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How to Price Your Cookbook

Learning how to price your cookbook is as much an art as a science. It is a very important decision that can lead to a lot of stress. There's always the trade off between setting the price too high and losing sales and setting it too low and leaving money on the table. There's no hard and fast rules to a successfully priced cookbook but there are several considerations you need to take into account.

Tracking the effects of book pricing on sales, especially on Amazon, is very hard and convoluted. There are people that try to figure out ideal Amazon pricing for a living and I just don't have the time or inclination to compete with them. I'd rather spend my time cooking and writing books. If the information below feels overwhelming, don't worry, it's that way for everyone. I've found pricing my Monetizing books around the average price for a book in my genre works good enough for me.

Your Cookbook Goals

The pricing you pick will have a lot to do with the goals of your cookbook. Viral cookbooks will normally be priced lower than Monetizing or Marketing cookbooks to maximize their sales. Monetizing cookbooks will try to maximize the total revenue generated, or sales x royalties. Marketing cookbooks don't always fall one direction or another, it's highly dependent on the cost incurred in developing them.

Your Cookbook Format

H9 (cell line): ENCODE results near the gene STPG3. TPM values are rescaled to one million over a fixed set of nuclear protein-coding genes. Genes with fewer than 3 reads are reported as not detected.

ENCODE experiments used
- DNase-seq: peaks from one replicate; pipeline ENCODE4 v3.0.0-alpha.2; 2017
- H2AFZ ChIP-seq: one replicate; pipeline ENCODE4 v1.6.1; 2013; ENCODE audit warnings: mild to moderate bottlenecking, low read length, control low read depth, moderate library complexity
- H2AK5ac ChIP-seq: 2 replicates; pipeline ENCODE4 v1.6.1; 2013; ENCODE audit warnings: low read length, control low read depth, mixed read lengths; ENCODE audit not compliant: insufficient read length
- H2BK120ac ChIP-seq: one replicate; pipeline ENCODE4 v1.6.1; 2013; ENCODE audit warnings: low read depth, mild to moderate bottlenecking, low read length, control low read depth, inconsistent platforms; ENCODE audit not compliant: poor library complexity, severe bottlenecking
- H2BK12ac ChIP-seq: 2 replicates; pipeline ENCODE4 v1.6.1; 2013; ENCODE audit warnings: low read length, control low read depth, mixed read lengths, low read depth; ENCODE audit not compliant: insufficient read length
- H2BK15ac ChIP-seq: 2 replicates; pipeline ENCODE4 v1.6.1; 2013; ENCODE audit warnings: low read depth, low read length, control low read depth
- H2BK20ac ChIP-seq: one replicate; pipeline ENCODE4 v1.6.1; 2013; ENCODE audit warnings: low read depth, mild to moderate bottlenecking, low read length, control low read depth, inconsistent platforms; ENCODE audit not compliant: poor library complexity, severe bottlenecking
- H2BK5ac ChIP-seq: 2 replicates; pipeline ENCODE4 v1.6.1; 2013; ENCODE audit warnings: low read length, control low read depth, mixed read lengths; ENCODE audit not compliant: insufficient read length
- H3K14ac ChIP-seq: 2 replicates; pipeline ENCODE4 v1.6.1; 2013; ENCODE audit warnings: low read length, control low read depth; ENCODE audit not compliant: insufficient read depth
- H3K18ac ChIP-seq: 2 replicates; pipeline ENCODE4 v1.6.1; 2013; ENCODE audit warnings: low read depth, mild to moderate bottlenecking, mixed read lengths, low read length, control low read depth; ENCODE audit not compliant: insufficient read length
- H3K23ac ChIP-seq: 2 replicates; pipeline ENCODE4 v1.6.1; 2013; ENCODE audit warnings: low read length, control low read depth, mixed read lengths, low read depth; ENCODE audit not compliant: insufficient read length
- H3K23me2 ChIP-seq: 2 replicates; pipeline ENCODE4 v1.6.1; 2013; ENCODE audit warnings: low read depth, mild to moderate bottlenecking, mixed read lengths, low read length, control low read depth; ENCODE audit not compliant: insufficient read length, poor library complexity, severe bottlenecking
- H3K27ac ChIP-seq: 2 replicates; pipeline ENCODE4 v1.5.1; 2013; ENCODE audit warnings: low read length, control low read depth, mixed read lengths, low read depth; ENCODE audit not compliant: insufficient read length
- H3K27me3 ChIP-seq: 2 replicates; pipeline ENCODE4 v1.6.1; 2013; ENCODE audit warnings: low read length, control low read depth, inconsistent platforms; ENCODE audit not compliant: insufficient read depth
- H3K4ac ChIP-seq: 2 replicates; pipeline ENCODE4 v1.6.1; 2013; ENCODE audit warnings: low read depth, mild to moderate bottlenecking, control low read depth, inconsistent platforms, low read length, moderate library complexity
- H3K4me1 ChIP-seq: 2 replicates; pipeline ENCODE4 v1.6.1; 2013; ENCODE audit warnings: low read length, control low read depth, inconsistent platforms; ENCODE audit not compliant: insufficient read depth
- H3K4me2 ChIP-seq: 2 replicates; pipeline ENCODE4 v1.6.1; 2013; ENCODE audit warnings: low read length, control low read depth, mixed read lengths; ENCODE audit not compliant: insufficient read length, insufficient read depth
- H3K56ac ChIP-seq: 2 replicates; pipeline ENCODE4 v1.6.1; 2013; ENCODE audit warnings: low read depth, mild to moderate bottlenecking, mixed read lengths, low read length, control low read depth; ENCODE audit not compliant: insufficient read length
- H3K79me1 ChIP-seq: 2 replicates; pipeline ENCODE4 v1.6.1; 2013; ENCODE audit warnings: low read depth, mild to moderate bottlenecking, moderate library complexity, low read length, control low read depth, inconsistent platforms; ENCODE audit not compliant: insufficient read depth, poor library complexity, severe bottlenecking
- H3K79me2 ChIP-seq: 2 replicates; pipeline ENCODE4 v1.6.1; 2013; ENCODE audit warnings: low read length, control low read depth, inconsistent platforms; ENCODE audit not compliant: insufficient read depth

There are very different pricing models for ebooks vs print books.

Print Books

The list price for print cookbooks typically runs anywhere from $15 to $30 for popular cookbooks and $25 to $50 for gourmet or restaurant cookbooks. Amazon usually discounts these by 30% to 50%. It is usually ideal for most Monetizing or Marketing books to fall somewhere in this range. Amazon may discount your books as well, though it's normally more like 10% to 20%. Remember, if Amazon discounts your book you still get paid a royalty on the list price, not the discounted price.

Kindle Books

Kindle books normally range from $0.99 to $14.99 and are usually not discounted. One quirk of Kindle royalties is that you only get a 70% royalty if the book is priced between $2.99 and $9.99. Otherwise your royalty is 35%.

So while you might be tempted to sell your Kindle book at $15.99 instead of $9.99, you would only make $5.6 per book sold at $15.99 instead of $7 per book selling at $9.99. So you would have to sell more books at the higher price to come out ahead.

The same is true at the bottom of the scale. Every book sold at $0.99 will earn you $0.35, but a book sold at $2.99 will earn you $2.10. It might be tempting to price your book at a dollar and try to sell more copies but you will have to sell 6 times as much to break even. For some books, especially Viral ones, this might be a trade off worth making.

Authors with Viral cookbooks in the Kindle format can also look at giving their books away for free. While it doesn't bring in any more money it arguably can lead to wider distribution.

General Perception